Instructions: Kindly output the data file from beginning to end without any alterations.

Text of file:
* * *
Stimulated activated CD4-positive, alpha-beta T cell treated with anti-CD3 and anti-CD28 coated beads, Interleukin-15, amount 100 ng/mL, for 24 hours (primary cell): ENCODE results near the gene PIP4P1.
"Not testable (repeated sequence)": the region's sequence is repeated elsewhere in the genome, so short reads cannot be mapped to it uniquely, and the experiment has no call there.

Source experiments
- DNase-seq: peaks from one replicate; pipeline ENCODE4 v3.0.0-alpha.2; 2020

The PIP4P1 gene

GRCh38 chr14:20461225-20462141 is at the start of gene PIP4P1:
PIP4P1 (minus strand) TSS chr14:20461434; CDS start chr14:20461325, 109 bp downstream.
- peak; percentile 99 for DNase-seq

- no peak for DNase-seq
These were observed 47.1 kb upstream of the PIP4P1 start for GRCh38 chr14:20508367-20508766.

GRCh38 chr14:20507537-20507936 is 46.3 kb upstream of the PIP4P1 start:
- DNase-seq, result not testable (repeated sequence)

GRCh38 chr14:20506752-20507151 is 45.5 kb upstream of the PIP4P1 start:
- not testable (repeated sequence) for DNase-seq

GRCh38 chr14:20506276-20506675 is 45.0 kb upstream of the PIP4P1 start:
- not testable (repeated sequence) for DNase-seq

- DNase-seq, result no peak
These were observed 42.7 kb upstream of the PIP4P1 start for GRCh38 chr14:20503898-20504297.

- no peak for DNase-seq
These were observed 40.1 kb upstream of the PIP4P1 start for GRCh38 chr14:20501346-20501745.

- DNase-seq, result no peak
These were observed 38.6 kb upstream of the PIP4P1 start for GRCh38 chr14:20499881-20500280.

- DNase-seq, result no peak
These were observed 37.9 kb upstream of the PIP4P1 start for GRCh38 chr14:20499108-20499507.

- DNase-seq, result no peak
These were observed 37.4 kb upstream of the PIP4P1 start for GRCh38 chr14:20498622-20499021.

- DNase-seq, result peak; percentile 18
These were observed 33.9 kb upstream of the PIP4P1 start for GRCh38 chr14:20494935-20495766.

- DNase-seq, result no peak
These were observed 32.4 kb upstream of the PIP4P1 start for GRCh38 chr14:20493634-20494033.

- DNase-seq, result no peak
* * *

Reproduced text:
Stimulated activated CD4-positive, alpha-beta T cell treated with anti-CD3 and anti-CD28 coated beads, Interleukin-15, amount 100 ng/mL, for 24 hours (primary cell): ENCODE results near the gene PIP4P1.
"Not testable (repeated sequence)": the region's sequence is repeated elsewhere in the genome, so short reads cannot be mapped to it uniquely, and the experiment has no call there.

Source experiments
- DNase-seq: peaks from one replicate; pipeline ENCODE4 v3.0.0-alpha.2; 2020

The PIP4P1 gene

GRCh38 chr14:20461225-20462141 is at the start of gene PIP4P1:
PIP4P1 (minus strand) TSS chr14:20461434; CDS start chr14:20461325, 109 bp downstream.
- peak; percentile 99 for DNase-seq

- no peak for DNase-seq
These were observed 47.1 kb upstream of the PIP4P1 start for GRCh38 chr14:20508367-20508766.

GRCh38 chr14:20507537-20507936 is 46.3 kb upstream of the PIP4P1 start:
- DNase-seq, result not testable (repeated sequence)

GRCh38 chr14:20506752-20507151 is 45.5 kb upstream of the PIP4P1 start:
- not testable (repeated sequence) for DNase-seq

GRCh38 chr14:20506276-20506675 is 45.0 kb upstream of the PIP4P1 start:
- not testable (repeated sequence) for DNase-seq

- DNase-seq, result no peak
These were observed 42.7 kb upstream of the PIP4P1 start for GRCh38 chr14:20503898-20504297.

- no peak for DNase-seq
These were observed 40.1 kb upstream of the PIP4P1 start for GRCh38 chr14:20501346-20501745.

- DNase-seq, result no peak
These were observed 38.6 kb upstream of the PIP4P1 start for GRCh38 chr14:20499881-20500280.

- DNase-seq, result no peak
These were observed 37.9 kb upstream of the PIP4P1 start for GRCh38 chr14:20499108-20499507.

- DNase-seq, result no peak
These were observed 37.4 kb upstream of the PIP4P1 start for GRCh38 chr14:20498622-20499021.

- DNase-seq, result peak; percentile 18
These were observed 33.9 kb upstream of the PIP4P1 start for GRCh38 chr14:20494935-20495766.

- DNase-seq, result no peak
These were observed 32.4 kb upstream of the PIP4P1 start for GRCh38 chr14:20493634-20494033.

- DNase-seq, result no peak